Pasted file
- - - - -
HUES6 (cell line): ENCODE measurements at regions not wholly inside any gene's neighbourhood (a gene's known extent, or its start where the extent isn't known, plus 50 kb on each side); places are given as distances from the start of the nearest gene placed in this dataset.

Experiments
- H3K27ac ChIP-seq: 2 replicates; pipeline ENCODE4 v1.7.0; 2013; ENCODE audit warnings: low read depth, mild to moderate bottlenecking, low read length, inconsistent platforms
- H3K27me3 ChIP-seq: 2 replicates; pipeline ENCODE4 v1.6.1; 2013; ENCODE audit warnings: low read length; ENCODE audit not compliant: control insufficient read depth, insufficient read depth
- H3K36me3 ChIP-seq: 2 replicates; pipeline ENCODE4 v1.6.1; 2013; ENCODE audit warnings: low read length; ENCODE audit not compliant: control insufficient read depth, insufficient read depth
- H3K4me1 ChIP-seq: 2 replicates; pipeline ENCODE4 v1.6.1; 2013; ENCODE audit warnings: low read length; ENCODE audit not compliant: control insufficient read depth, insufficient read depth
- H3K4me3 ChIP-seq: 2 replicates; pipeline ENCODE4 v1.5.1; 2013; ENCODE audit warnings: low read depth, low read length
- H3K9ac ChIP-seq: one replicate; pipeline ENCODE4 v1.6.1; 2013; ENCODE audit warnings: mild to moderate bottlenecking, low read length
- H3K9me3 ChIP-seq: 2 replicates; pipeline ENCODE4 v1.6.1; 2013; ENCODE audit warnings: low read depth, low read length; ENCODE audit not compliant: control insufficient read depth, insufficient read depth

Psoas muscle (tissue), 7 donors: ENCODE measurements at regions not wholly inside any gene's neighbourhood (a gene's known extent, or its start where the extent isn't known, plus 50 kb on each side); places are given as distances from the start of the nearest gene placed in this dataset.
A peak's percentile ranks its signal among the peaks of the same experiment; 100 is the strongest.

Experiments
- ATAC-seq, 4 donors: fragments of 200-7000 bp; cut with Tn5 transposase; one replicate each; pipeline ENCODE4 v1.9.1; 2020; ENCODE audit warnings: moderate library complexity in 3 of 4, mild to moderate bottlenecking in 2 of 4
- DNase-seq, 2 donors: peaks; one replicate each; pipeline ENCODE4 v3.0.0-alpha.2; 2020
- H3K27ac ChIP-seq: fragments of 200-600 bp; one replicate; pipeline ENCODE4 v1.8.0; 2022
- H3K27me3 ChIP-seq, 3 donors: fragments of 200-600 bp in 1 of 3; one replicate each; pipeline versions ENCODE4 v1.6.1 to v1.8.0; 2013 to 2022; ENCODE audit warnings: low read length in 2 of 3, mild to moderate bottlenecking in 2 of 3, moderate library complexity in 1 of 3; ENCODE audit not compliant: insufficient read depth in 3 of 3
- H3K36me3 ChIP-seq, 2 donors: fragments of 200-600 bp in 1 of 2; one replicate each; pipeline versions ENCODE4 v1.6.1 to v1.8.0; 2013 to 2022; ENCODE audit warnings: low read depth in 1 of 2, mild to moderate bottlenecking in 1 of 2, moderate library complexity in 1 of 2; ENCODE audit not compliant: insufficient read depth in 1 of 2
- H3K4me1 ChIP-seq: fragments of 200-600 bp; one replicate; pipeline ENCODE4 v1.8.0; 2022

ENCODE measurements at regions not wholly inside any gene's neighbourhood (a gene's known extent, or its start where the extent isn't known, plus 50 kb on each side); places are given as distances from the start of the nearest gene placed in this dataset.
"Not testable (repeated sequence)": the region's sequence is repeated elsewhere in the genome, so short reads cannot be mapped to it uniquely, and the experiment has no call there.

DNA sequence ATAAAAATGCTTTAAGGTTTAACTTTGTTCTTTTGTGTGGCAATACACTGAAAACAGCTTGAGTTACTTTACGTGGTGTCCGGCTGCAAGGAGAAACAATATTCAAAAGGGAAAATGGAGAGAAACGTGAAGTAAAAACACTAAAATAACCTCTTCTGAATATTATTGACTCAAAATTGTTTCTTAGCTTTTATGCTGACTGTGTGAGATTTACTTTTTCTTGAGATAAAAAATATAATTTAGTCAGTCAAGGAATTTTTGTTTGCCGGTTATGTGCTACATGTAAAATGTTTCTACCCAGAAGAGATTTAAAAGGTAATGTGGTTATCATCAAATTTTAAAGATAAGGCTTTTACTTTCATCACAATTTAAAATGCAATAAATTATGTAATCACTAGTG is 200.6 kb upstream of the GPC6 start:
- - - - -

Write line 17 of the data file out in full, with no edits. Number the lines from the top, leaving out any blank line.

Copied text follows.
- H3K36me3 ChIP-seq, 2 donors: fragments of 200-600 bp in 1 of 2; one replicate each; pipeline versions ENCODE4 v1.6.1 to v1.8.0; 2013 to 2022; ENCODE audit warnings: low read depth in 1 of 2, mild to moderate bottlenecking in 1 of 2, moderate library complexity in 1 of 2; ENCODE audit not compliant: insufficient read depth in 1 of 2